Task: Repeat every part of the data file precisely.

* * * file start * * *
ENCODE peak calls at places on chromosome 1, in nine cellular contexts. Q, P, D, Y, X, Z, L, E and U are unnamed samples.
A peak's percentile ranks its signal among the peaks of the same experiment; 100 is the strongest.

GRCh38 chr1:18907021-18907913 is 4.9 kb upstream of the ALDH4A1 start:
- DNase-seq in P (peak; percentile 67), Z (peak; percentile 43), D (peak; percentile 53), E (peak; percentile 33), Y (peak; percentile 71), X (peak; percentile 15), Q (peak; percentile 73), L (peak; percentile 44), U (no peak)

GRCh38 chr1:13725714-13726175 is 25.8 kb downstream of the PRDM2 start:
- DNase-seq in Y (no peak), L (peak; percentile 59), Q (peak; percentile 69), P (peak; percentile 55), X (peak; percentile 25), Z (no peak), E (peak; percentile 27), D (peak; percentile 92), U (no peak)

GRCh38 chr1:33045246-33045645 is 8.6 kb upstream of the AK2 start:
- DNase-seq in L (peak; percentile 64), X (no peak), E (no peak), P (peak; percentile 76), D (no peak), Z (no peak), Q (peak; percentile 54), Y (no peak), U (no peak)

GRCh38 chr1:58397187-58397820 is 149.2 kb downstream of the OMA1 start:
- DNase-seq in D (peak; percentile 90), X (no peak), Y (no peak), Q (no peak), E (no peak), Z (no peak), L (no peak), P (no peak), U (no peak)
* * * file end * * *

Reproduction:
ENCODE peak calls at places on chromosome 1, in nine cellular contexts. Q, P, D, Y, X, Z, L, E and U are unnamed samples.
A peak's percentile ranks its signal among the peaks of the same experiment; 100 is the strongest.

GRCh38 chr1:18907021-18907913 is 4.9 kb upstream of the ALDH4A1 start:
- DNase-seq in P (peak; percentile 67), Z (peak; percentile 43), D (peak; percentile 53), E (peak; percentile 33), Y (peak; percentile 71), X (peak; percentile 15), Q (peak; percentile 73), L (peak; percentile 44), U (no peak)

GRCh38 chr1:13725714-13726175 is 25.8 kb downstream of the PRDM2 start:
- DNase-seq in Y (no peak), L (peak; percentile 59), Q (peak; percentile 69), P (peak; percentile 55), X (peak; percentile 25), Z (no peak), E (peak; percentile 27), D (peak; percentile 92), U (no peak)

GRCh38 chr1:33045246-33045645 is 8.6 kb upstream of the AK2 start:
- DNase-seq in L (peak; percentile 64), X (no peak), E (no peak), P (peak; percentile 76), D (no peak), Z (no peak), Q (peak; percentile 54), Y (no peak), U (no peak)

GRCh38 chr1:58397187-58397820 is 149.2 kb downstream of the OMA1 start:
- DNase-seq in D (peak; percentile 90), X (no peak), Y (no peak), Q (no peak), E (no peak), Z (no peak), L (no peak), P (no peak), U (no peak)